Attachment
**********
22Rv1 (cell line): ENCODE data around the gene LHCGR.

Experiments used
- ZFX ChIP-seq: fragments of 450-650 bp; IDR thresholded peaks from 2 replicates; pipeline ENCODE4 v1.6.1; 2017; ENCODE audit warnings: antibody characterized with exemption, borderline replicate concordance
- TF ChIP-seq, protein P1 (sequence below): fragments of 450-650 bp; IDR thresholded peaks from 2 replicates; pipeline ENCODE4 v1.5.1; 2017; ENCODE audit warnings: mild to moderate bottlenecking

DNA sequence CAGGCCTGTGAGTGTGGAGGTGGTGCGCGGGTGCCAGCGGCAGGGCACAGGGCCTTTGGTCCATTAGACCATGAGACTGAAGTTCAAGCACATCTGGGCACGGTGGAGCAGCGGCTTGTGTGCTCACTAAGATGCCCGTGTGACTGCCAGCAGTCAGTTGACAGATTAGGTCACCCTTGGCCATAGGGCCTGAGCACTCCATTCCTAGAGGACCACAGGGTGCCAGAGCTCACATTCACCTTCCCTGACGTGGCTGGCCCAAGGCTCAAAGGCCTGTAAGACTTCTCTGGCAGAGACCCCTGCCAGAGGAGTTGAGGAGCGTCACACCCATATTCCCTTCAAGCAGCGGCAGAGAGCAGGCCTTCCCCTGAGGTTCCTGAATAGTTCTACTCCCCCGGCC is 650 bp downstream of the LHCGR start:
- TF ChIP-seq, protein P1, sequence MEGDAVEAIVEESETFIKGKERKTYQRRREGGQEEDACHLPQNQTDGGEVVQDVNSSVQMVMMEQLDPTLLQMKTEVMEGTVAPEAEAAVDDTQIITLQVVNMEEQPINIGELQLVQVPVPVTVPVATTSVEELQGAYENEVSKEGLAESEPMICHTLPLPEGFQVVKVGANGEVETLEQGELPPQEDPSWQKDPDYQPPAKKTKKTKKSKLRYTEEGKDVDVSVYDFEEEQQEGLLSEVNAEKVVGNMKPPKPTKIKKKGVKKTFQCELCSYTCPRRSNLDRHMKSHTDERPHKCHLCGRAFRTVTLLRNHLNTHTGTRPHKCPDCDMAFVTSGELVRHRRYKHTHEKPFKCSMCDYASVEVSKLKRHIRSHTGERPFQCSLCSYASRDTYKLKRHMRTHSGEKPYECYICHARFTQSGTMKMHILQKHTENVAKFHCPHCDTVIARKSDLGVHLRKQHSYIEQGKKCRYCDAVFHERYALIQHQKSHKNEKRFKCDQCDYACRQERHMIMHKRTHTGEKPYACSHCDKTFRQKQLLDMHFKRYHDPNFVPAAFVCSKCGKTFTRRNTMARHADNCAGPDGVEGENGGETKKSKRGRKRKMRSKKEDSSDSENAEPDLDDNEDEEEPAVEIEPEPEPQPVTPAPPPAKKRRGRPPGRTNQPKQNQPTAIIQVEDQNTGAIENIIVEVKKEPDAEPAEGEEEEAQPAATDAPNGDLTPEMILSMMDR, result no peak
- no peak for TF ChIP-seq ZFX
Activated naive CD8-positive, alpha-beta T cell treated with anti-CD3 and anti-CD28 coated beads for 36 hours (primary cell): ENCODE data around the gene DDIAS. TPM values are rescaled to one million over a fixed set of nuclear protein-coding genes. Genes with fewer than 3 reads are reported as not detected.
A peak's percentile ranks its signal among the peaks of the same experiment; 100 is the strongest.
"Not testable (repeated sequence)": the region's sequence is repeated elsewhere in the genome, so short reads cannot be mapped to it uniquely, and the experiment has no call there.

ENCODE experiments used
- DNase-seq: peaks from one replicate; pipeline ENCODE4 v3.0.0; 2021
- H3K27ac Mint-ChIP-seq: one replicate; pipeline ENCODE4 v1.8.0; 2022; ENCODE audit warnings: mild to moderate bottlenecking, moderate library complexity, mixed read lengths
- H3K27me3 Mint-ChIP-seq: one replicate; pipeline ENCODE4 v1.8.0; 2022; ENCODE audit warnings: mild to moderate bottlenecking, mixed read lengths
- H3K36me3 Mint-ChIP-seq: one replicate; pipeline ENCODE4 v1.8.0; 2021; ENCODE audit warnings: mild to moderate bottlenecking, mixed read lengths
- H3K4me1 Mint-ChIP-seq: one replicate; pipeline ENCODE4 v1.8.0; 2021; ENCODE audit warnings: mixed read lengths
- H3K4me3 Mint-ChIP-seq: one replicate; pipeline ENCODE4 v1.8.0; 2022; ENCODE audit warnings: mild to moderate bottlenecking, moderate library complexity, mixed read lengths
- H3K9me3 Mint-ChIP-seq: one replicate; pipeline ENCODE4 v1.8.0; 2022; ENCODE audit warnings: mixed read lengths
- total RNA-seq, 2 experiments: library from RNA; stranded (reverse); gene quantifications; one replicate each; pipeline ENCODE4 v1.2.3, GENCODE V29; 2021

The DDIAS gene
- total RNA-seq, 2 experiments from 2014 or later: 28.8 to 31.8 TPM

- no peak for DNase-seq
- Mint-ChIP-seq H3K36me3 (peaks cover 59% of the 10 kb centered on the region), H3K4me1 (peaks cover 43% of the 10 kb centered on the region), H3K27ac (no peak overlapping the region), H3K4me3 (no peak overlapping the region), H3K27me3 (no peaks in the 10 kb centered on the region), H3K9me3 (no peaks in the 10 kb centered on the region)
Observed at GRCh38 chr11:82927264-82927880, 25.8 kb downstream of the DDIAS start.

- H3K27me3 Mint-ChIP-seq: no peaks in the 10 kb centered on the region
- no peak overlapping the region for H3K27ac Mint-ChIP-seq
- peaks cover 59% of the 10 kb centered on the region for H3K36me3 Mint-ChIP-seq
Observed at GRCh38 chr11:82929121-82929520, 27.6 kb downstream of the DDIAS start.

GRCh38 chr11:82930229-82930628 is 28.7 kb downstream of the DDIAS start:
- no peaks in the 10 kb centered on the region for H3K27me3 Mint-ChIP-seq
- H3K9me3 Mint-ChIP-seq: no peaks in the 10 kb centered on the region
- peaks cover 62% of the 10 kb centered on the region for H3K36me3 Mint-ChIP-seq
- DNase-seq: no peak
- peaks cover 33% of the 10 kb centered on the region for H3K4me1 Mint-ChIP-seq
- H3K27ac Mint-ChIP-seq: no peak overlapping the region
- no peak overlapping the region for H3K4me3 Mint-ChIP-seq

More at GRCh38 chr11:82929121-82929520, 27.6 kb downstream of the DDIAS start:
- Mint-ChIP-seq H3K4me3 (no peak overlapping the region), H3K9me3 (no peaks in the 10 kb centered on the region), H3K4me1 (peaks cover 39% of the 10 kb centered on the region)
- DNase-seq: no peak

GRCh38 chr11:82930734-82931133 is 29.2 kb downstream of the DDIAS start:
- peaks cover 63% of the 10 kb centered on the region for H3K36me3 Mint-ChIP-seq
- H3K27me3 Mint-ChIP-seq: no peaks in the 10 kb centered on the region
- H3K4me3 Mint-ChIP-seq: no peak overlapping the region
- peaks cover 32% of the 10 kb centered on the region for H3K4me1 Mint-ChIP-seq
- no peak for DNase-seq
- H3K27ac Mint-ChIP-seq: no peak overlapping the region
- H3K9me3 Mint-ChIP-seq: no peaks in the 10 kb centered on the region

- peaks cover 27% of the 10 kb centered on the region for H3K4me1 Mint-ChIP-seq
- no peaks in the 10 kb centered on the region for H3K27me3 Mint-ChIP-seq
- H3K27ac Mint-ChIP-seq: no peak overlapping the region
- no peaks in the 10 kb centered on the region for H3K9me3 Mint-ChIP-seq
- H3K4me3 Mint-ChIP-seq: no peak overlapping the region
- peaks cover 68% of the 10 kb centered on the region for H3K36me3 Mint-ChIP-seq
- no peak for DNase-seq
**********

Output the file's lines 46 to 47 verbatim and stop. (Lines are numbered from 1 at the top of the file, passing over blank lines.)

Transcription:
- H3K27ac Mint-ChIP-seq: no peak overlapping the region
- H3K9me3 Mint-ChIP-seq: no peaks in the 10 kb centered on the region